When these cops come to kick your door in, they don’t mess around. Armed to the teeth and itching for a fight, the squad’s tactical mech carries a faint whiff of ED-209 from Robocop. However, Tim Goddard‘s model is a throwback to an altogether different slice of retro cop sci-fi–LEGO’s Space Police theme of 1989. There’s a tonne of lovely mechanical detailing in amongst the black, and the blue panels and red cockpit give the model some striking standout. I love the guns and missile launcher this thing is carrying, but the smaller arms hanging beneath the cockpit are the killer detail, lending the model some goofy character along with its more obvious menace.
In the depths of LEGO space and time, the amount of creative ways to build space craft has blossomed exponentially. Sometimes from the most complex of concepts and other times, from something as simple as a basic letter from the alphabet. Dave Kaleta has been working on his letter based starfighter series since the beginning of this year. Though what really impressed me, aside from his great creations, was that his three-year-old son, Elliot, sat predominantly at the head of the build team. Inspired by a Star Wars letter-based starfighter contest a few years back, they set some of their own rules to build by and opened up a newly inspired space.
Back in 1988, the LEGO Group released set 6885 Crater Crawler as a part of its space theme’s Futuron faction. Inspired by this classic set, LEGO Designer Chris Perron has pieced together what he calls the Crater Crawler 3.0. This spacey vehicle sports the classic white and black Futuron color scheme, along with the iconic dark blue windscreens and trans red accents. With its four wheel independent suspension system, 3.0 looks ready to handle just about any intergalactic terrain. Practicalities aside, Chris’ vehicle looks particularly elegant with plenty of curves, smooth sides, and a dash of greebling.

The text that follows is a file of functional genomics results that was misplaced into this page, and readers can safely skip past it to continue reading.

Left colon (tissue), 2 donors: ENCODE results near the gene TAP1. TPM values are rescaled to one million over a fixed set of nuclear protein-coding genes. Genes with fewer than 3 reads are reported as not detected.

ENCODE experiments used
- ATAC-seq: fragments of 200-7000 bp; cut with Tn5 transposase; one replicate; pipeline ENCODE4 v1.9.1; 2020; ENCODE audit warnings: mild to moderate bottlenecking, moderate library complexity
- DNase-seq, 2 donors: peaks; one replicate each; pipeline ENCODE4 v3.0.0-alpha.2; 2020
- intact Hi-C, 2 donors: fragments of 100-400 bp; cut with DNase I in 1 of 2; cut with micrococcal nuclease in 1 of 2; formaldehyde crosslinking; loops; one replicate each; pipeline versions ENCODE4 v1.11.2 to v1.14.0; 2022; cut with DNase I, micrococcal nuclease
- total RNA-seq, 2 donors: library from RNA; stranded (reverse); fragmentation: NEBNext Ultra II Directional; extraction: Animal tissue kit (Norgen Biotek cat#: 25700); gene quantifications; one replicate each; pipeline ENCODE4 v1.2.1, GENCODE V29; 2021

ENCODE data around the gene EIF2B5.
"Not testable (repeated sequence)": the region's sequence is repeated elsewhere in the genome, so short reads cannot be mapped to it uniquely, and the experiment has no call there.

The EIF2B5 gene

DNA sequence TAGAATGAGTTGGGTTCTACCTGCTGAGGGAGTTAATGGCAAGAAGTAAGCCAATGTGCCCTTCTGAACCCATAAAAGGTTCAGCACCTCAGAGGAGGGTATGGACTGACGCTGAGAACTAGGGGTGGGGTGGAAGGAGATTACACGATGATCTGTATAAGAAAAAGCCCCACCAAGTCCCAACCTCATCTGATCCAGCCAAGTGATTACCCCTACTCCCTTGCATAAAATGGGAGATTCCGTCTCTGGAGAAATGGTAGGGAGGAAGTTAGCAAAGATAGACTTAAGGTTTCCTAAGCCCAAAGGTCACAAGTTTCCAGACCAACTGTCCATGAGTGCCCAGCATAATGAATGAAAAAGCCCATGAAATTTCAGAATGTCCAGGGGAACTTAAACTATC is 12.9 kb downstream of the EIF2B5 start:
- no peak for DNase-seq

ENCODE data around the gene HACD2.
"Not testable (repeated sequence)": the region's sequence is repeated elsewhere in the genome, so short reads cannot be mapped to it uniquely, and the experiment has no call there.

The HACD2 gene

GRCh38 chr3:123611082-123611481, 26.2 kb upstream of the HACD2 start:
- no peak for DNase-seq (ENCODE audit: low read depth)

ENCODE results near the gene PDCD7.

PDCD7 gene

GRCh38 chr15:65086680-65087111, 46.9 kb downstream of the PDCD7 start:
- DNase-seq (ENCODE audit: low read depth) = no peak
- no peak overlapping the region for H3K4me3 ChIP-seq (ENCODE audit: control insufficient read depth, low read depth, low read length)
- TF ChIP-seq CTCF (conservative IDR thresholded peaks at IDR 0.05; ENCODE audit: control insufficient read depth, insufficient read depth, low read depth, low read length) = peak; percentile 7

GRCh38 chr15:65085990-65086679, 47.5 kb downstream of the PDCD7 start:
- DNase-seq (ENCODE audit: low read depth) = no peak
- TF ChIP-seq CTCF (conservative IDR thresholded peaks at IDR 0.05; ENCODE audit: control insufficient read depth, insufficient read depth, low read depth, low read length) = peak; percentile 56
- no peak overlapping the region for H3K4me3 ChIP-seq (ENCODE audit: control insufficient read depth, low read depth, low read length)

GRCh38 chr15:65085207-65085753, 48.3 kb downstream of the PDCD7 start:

I love spaceships. I might not be Benny the 1980-Something Space Guy, but I was born in the 1980s and my name is Benjamin. I used to build spaceships all the time from my modest LEGO collection, mostly small, single-seat fighters. This spaceship, built by seb71, hits all the things I love about spaceships. It has elegant lines, attractive curves, a coherent color scheme, enough greebly texture to be believable, and massive propulsion units; it looks perfect for picking up and swooshing around while making engine vrooms and blaster pew-pews and running around the living room. I mean, everyone does that with a spaceship when they are done building it, right?
In addition, it has great striping, lovely integration of sloped bricks and different angles, and the single-seat cockpit that brings me back. Of course, this is way bigger and way better than anything I built as a kid. While smaller elements give satisfying greebles, like the gear rack and the macaroni tube, the real star of the show is the hot air balloon piece as a reactor cover. It works perfectly. I love that the reactor is still visible underneath the housing, too. The twin-pronged fuselage gives the ship a distinct Vic Viper feel, making me hope that we’ll see more from seb71 around NoVVember.
The Muscle Car of the Future — that’s how Blake Foster describes his latest LEGO creation. It’s a perfect fit for this beefy beast of a speeder. This thing looks like it’s bursting with engine power, and along with the lovely colour blocking, it’s bristling with functional-looking greebles. Check out the fins on those intakes up front, and the wonderful curved piping which creates a common design element across both the front and back sections visually tying the whole model together.
Even better, Blake’s speeder appears to run on fuel provided by everyone’s favourite mega-corporation, Octan…
What better way to celebrate the upcoming 50th anniversary of the Apollo 11 moon landing than with some LEGO Classic Space? The celebrated theme’s iconic colour scheme meets the most famous craft in humanity’s (admittedly short) space-going history in Dallen Powell‘s fun digital LEGO model. Don’t get me wrong, I’ve got nothing but admiration for the recent 10266 Lunar Lander set, but I wouldn’t be able to contain myself if LEGO released this version alongside it. Eagle looks the business in this livery, and Dallen has made some great choices — the landing pads in red are simply perfect. And check out Benny, how pleased does he look with his new ride?!